«ABSTRACT Conjoint Analysis (CA) is a very popular class of methods for measuring consumer preferences, both in research and practice. However, since ...»
Several empirical studies have shown that AHP at least can keep up with traditional CA. To increase the practical impact of such empirical comparisons, we run AHP (with slight modifications with regard to the hierarchy, the scale and the number of pairwise comparisons conducted) against the popular Choice-Based Conjoint Analysis in an online survey. The empirical study focuses on the comparison in a real online consumer research setting with non-academic respondents to investigate the applicability as well as predictive and convergent validity of the two approaches.
The measures used in this study show that AHP is a good alternative for estimating market shares.
AHP outperformed CBC in market share prediction and was almost as accurate as CBC with respect to first choice hit rates. This is an important finding which suggests AHP as a promising tool for preference measurement. Moreover, the results show that AHP is slightly better with respect to face validity as well as the subjective evaluation of the approaches by the respondents. The AHP survey was rated as being more realistic, less difficult and more enjoyable. No significant differences were found concerning the average interview length.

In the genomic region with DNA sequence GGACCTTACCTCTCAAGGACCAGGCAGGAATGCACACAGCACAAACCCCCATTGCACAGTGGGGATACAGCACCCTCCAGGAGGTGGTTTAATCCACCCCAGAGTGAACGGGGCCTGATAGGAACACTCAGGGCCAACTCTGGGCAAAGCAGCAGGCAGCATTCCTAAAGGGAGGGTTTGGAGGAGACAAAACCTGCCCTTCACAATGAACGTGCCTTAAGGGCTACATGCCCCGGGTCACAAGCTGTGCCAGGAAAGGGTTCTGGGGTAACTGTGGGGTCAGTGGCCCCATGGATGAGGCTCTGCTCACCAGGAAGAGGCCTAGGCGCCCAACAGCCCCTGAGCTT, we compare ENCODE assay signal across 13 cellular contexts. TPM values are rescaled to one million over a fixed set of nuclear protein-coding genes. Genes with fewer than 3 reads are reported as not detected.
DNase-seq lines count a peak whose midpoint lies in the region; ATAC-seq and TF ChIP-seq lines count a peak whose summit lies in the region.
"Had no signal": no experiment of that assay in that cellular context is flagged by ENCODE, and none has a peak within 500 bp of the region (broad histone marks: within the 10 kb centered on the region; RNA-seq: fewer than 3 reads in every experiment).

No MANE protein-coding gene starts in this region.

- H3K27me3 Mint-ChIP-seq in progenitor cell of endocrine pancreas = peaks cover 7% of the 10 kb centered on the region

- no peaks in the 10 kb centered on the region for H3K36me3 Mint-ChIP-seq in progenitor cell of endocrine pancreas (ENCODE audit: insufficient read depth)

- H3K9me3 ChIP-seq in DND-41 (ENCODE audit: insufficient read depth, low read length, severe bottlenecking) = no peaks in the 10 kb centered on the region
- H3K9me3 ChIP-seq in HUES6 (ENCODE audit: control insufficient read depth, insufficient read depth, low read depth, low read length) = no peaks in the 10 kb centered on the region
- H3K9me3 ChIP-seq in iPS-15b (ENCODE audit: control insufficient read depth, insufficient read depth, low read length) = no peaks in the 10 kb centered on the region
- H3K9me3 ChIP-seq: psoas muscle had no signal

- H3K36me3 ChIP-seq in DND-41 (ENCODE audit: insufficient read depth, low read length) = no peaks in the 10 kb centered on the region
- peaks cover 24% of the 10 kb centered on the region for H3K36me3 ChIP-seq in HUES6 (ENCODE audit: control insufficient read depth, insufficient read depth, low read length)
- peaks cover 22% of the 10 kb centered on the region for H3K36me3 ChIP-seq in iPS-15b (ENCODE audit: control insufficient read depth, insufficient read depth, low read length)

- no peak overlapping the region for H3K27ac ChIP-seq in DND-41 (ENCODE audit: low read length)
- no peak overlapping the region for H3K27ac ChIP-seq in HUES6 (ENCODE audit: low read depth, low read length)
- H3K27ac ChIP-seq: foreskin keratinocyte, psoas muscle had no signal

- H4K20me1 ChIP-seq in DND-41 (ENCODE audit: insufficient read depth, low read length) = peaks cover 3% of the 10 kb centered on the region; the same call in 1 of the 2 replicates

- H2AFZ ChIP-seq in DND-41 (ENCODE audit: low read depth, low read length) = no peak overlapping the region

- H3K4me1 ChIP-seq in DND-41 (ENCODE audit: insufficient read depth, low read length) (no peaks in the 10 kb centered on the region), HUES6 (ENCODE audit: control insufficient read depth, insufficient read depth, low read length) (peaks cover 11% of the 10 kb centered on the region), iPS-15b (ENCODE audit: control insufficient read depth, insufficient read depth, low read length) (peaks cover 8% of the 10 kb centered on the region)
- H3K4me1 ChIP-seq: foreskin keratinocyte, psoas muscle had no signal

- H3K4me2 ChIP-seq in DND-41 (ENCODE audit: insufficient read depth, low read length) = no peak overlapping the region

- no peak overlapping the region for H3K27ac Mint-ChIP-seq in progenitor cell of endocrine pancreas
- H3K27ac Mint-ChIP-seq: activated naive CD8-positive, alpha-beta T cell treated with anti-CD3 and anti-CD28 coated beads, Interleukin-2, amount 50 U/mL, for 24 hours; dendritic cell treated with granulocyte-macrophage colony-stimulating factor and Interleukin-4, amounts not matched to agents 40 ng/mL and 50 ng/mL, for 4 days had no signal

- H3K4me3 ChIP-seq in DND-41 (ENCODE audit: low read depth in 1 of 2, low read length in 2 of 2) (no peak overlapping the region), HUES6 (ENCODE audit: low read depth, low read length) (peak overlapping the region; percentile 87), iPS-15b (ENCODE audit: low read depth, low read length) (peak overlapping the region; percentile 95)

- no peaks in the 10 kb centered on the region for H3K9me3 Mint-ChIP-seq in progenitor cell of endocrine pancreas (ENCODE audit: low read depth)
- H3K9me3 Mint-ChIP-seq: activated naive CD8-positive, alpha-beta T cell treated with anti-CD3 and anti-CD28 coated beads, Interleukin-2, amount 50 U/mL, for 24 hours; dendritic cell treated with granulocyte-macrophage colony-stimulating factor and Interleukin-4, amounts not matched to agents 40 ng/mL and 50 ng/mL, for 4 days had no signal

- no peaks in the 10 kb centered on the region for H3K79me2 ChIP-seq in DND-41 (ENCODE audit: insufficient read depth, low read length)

M. Meißner, R. Decker/ Measuring Consumer Preferences with CBC and AHP As outlined in the theoretical part of the paper, Harker’s (1987) technique for incomplete pairwise comparison matrices can be used to reduce respondents’ burden and with that the total interview length. In this context future research should investigate how many pairwise comparisons are needed to ensure a high predictive validity of the results.
Hierarchical structuring of decision problems has been found to be one common theme in the way humans deal with complexity (Forman and Gass, 2001). In this study, we used a simple 3-level hierarchy for modeling the product evaluation problem. However, further empirical investigations are needed to determine the influence different hierarchical structures have on preference measurement.
By using hierarchies with more levels, the number of pairwise comparisons required could be further reduced. Albeit, in consumer online surveys respondents might have problems with the comparison of product categories consisting of multiple attributes. We leave this aspect for future research.
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